It’s the time of year where our skin is already taking a bit of a battering: the cold weather; lack of Vitamin D and cravings for stodgy, comforting food can all play a part in flaky, dry skin that lots of us suffer from. This past few months I’ve been battling this- even though my skin is usually really well behaved. As many of you know, I am finishing my qualification in Nutritional Therapy and I’ve been learning how the gut can also be very closely linked to the skin and the many autoimmune conditions that involve it: such as Psoriasis and Eczema. Today, I thought I’d share this in a bit more detail and offer some tips on how to help these issues.
How is the Gut Linked To Skin Issues?
There are several ways your gut is linked to skin issues. Firstly, if you have one autoimmune condition such as Crohn’s disease and coeliac disease, you are more likely to have another- for example up to 11% of Americans with IBD have Psoriasis (compared to a general average of 2%) (this article explains a bit more about what is psoriasis) and Eczema is also common in patients.If the immune system is impaired, it makes sense that you are more prone to more than one condition in which the immune system isn’t functioning as it should. These conditions can also be made better or worsened by IBD medication.
Putting the immune system aside for a second, many people with gut issues (whether IBD or IBS) may notice that their gut issues flare up around the same time their skin is also acting up so even if you don’t suffer with a skin condition, you may notice it changes with your gut symptoms. This can be due to an imbalance in the gut bacteria-there’s more and more studies suggesting our gut bacteria is linked to all parts of the body; after all 80% of our immune system is in the gut so it’s no surprise everything is linked. Another possible link is ‘detox’ pathways- as you know I use the term ‘detox’ very loosely- but as I mentioned in my free detox e-course post that the skin and gut are both ways the body detoxes itself naturally. If your gut isn’t able to effectively get rid of waste or deal with toxins, then these can then travel to another elimination pathway and come out through the skin instead. For example, a recent study found that 13,000 acne sufferers were more likely to suffer, with constipation and bloating- suggesting that the detox pathway and bacteria of those individuals guts are more likely to be imbalanced. A final reason is that if our body is not able to absorb nutrients as well as they can, then the antioxidants in them which support the skin- can also struggle to get to the right place.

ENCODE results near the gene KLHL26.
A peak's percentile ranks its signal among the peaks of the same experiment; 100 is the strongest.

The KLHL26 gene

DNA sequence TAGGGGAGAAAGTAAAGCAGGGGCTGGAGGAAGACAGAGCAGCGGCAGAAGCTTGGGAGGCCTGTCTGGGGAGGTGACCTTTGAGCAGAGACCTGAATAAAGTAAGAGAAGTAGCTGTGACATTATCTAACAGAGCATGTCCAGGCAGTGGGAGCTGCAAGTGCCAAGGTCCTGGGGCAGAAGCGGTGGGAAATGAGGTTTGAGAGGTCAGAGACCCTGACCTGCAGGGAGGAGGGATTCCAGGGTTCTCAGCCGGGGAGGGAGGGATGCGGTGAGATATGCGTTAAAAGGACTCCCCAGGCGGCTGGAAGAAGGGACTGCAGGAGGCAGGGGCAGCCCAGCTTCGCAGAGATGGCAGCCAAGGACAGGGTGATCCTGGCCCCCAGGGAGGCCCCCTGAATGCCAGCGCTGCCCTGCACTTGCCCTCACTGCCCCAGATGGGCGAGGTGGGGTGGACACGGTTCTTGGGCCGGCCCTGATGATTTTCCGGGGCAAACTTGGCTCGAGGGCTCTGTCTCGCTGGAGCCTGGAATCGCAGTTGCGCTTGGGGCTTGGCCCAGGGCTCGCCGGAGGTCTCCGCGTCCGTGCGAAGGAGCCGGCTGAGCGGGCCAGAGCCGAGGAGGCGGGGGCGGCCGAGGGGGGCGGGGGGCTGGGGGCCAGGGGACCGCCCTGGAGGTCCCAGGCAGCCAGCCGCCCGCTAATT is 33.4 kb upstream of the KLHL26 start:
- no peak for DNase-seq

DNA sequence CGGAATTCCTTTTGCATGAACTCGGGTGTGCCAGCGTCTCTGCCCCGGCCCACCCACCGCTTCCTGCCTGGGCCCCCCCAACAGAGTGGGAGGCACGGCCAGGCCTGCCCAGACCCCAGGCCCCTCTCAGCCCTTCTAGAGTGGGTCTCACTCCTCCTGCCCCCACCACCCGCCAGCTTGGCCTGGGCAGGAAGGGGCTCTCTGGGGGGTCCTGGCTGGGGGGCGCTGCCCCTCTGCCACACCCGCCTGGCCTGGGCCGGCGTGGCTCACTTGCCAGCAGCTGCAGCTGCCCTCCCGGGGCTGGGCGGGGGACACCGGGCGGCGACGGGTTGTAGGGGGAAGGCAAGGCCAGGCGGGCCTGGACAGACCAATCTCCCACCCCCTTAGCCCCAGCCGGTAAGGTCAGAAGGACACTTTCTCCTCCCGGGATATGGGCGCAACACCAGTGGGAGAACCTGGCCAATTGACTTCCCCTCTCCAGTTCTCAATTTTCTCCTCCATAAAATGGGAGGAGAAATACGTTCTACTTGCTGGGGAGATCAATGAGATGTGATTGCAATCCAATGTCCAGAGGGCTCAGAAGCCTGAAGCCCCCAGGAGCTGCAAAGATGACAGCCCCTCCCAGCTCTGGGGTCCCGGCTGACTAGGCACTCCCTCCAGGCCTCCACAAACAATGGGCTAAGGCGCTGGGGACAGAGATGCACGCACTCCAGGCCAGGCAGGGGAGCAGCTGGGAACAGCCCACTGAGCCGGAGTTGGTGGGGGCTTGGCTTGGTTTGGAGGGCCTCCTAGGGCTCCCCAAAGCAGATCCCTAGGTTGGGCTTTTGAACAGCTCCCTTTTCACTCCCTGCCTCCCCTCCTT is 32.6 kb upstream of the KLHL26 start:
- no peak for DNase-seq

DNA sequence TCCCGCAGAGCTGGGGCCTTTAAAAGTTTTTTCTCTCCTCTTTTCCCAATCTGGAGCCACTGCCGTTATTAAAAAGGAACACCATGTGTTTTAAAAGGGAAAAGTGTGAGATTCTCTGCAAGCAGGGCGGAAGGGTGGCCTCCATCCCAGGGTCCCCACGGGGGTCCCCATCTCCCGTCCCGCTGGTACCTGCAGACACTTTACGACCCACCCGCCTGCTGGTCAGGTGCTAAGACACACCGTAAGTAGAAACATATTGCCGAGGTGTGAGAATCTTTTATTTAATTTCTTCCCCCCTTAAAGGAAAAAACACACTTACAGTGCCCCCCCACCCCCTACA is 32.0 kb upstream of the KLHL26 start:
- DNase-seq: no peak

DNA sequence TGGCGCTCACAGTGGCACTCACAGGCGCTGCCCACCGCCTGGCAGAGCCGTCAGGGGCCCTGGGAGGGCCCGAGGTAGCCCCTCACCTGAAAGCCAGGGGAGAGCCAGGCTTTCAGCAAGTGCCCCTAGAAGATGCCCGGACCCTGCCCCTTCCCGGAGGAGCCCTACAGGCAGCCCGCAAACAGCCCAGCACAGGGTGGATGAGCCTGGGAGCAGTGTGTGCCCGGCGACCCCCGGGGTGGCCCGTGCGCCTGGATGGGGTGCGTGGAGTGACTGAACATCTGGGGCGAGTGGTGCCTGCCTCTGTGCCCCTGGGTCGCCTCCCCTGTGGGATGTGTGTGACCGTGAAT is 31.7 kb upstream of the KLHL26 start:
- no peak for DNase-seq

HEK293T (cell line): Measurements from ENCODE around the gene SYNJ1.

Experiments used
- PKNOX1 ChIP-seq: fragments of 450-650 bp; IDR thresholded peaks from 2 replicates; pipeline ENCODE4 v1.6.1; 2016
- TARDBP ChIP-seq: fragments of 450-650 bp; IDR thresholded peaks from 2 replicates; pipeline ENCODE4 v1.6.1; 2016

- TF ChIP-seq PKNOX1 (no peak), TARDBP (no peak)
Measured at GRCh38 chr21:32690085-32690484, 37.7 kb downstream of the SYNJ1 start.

My Top Tips In Dealing With Problem Skin (Which Might Help Your Gut Too!)
1.Take a high-quality Omega 3 supplement. Omega 3 is crucial in battling inflammation in fact a study found that cells from a person who took Omega 3 supplement had much lower levels of inflammation than those who didn’t. Therefore, Omega 3 can help eczema, psoriasis and of course inflammatory bowel disease and general inflammation. If you’re vegan, Flaxseed oil can be useful instead. You can also consider food sources of Omegas- this Psorasis friendly Christmas dinner gives lots of tips of getting Omegas into your diet. Remember, if using fish make sure it’s wild caught if possible (to ensure the Omega 3 levels are as high a possible)
2. Consider Dairy. One thing I’ve learnt is that those who have gut and skin issues, may have problems with dairy. I explain how dairy can impact your gut in this blog post. but it is also linked to skin issues- since it can offer produce inflammation and clog pores.
3. Get tested for Vitamin D deficiency. Vit D deficiency is extremely common; even more so for those with gut issues and IBD -as it plays a big part in immune system health. If you’re skin issues are worse in winter months, consider asking your doctor for a Vit D test. Many people with Eczema and Psorasis are also found to have low VitD issues.
I hope you find this post helpful- if you have any more tips on improving your skin and gut health, please leave them below
This is a collaborative post.